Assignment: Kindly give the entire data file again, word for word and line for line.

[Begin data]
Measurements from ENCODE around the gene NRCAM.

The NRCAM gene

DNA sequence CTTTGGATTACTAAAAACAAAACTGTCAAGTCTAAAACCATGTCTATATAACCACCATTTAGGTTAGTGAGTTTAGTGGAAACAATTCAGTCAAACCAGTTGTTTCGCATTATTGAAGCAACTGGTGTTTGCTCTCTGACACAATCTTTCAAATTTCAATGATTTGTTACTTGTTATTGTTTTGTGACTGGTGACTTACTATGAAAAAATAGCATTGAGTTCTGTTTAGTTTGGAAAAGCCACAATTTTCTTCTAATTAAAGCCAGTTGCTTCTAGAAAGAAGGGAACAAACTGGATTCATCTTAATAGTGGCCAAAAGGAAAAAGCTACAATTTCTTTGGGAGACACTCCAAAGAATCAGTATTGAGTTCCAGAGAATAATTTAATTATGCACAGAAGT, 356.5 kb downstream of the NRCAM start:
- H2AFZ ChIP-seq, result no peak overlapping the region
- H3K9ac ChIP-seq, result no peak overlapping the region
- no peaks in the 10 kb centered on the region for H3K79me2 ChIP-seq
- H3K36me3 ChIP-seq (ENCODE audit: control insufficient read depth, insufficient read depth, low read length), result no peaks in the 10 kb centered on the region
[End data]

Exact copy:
Measurements from ENCODE around the gene NRCAM.

The NRCAM gene

DNA sequence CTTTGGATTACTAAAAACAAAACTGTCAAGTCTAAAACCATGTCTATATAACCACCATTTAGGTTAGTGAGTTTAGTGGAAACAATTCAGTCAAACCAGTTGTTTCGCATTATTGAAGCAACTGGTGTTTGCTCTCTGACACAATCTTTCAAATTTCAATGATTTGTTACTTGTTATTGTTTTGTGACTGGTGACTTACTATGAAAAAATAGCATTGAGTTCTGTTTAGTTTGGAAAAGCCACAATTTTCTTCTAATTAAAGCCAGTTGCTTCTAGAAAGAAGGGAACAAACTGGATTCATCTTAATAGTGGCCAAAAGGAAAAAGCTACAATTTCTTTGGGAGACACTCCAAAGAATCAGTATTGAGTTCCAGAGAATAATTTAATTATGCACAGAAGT, 356.5 kb downstream of the NRCAM start:
- H2AFZ ChIP-seq, result no peak overlapping the region
- H3K9ac ChIP-seq, result no peak overlapping the region
- no peaks in the 10 kb centered on the region for H3K79me2 ChIP-seq
- H3K36me3 ChIP-seq (ENCODE audit: control insufficient read depth, insufficient read depth, low read length), result no peaks in the 10 kb centered on the region